—Bob Lubbers

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  1. Thank you for your recollections. There’re many shared experiences that Manhasset & Munsey Park people can fully appreciate, having been there as well — from someone who grew up on Remington Road & then Strickland Place and who skated & played hockey at Copley Pond as well as Polliwog Pond.

    I also had an Eddie Giacomin experience, as his child’s birthday party included a baseball game on the field behind our house on Strickland Place. I got up to bat and Eddie was pitching. I smacked the ball straight back at him at head height. With a NHL goaltender’s reflexes, he snatched the ball lightning quick. He then dropped the ball and grabbed his wrist and hand, saying “Owww!”, while making a sound to indicate that he was in pain. At least, I thought that’s what he felt.

    As I slowed to a stop, halfway to first base, Eddie, who had been “stooped over in pain”, suddenly picked up the ball and threw it to the kid on first base, to tag me out, laughing his head off at my having thought that he was injured. I could only laugh back as it was quite ridiculous to think that a Little League baseball (not a full-on hardball) could cause injury to a man who, for a living, would stop pucks going 80+ MPH…and he used to not wear a mask, while doing so. Eddie Giacomin’s a very nice man…and a great goalie!

  2. Thank you for sharing this story, a lovely reminder of the town I grew up in and loved. Of course i remember skating on Copely Pond, once we were sure it was frozen thickly. I never knew who shoveled the snow off! Thanks!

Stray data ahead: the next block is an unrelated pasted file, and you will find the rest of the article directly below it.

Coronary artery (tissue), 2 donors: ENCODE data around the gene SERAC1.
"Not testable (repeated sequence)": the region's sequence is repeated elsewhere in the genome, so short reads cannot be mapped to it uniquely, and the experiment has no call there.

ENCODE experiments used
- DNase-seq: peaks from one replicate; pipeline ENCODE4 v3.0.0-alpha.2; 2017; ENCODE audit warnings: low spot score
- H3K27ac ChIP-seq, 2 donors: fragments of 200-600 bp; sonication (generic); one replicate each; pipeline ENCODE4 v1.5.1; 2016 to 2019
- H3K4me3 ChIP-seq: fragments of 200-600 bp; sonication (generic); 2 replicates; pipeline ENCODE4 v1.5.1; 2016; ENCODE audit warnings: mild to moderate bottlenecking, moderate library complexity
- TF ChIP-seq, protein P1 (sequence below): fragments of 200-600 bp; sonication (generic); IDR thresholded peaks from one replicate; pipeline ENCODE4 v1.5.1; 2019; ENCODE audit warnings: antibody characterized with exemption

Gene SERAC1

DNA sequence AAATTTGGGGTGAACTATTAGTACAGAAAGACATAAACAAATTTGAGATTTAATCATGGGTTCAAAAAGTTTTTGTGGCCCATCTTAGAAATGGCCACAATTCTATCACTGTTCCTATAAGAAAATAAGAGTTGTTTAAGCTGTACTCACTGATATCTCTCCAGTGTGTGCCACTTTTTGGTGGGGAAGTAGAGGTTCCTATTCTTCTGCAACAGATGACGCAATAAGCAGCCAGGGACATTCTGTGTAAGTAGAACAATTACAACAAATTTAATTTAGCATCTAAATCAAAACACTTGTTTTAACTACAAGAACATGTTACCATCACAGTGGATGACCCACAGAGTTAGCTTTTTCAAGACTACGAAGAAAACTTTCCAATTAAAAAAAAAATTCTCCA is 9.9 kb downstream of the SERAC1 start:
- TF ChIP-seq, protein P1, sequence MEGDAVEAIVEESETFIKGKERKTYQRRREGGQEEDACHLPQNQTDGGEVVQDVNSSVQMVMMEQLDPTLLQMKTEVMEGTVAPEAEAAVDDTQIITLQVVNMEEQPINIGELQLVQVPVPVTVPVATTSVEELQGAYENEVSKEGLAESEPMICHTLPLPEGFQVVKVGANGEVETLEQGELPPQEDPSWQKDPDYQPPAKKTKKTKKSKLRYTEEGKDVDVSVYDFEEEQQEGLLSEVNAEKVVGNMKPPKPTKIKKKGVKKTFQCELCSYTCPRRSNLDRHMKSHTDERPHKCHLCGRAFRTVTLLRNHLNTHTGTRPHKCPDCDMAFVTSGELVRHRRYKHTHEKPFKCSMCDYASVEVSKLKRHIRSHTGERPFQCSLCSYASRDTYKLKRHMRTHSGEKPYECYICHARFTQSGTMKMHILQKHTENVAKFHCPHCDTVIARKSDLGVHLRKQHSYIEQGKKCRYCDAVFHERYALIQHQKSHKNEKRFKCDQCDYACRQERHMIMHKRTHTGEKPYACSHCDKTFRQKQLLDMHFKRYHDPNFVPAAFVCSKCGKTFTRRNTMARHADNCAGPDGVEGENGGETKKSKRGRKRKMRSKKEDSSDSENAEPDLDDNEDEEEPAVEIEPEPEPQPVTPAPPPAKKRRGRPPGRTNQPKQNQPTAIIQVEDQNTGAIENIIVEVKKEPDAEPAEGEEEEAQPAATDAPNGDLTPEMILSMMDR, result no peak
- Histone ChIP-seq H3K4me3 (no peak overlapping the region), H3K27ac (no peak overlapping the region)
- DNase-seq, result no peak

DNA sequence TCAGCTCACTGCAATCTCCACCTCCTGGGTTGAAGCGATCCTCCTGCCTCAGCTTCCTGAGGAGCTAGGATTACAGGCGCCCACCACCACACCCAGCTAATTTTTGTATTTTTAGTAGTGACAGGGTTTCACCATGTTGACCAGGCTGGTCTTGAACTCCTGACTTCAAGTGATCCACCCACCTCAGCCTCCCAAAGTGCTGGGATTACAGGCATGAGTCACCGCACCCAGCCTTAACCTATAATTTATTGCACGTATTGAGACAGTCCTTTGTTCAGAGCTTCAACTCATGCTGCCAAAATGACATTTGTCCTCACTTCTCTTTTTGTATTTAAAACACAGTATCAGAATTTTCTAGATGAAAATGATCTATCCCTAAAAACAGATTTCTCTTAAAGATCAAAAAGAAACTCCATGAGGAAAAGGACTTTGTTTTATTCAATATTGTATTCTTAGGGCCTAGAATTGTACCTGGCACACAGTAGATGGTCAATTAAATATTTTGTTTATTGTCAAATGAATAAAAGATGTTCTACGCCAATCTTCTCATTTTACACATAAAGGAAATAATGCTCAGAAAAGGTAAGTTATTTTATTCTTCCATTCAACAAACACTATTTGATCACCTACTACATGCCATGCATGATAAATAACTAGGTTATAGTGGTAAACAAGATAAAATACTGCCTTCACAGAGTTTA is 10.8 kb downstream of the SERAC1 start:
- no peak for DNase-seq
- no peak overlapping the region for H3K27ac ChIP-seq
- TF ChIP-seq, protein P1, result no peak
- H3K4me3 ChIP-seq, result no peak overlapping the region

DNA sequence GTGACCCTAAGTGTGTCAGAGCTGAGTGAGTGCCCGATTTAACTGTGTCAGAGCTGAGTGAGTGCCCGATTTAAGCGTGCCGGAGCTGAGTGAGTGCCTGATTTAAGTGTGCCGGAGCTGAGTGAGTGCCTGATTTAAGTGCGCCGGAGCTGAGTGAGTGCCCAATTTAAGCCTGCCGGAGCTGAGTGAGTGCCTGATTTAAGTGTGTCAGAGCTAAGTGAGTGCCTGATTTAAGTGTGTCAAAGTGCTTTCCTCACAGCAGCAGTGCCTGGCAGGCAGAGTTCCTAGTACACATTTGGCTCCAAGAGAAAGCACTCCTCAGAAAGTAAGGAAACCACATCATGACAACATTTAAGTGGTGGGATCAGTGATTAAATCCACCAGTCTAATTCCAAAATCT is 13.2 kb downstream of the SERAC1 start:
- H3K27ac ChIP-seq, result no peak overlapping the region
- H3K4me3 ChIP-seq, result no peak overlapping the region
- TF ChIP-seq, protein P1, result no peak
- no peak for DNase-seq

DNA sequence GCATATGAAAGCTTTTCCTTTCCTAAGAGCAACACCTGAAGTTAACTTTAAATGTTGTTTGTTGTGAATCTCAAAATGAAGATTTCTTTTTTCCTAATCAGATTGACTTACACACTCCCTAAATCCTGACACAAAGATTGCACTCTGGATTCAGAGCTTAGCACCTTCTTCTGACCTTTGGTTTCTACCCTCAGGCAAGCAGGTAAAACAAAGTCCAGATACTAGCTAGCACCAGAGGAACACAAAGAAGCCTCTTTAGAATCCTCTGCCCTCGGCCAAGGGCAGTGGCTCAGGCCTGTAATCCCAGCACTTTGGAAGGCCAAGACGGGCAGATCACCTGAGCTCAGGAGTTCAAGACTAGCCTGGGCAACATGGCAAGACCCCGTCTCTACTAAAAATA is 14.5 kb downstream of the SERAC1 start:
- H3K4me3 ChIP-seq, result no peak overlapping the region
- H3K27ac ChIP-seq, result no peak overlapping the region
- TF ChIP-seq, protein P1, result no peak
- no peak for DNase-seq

3. Mignon Cater Burst asked me to post this for her:
    Those stories transported me from my desk here in Atlanta back to
    Manhasset where I grew up too – my Mom was a teacher at the now defunct
    Plandome Road Elementary School and I graduated in ’68 from MHS. There
    are so many good memories from there – getting candy from Cobrin’s
    french fries and cherry cokes at Town Hall Pharmacy, etc. Thanks for
    putting a smile on my face Bob!

  4. This is fabulous! I can envision the entire thing! Being a Munsey Parker living on Revere Rd just a few blocks from you in the 60’s and 70’s, I have many memories of Copley in winter, spring, summer, and fall. Copley is a backdrop of many great times growing up. So terrific how you captured these heartwarming treasured times. Loved reading this, hope to see more writings!

  5. My Uncle Eddie passed away in 2014. And when Manhasset Bay froze over in ’35 my dad was the daring one who drove his car from Great Neck to Manhasset across that frozen bay!

    • Wonderful to read this, even after many years. Also to remember NHL Hall of Famer Tim Horton lived in Manhasset with wife & 4 daughters. Wendy & Bob, I remember your creative father scaring the wits out of us on Halloween nights dressed as anything from the Frankenstein monster to an old lady in a rocking chair. I lived on Hunt Lane and remember you, Wendy, as a beautiful and charming classmate. And Bob, keep writing!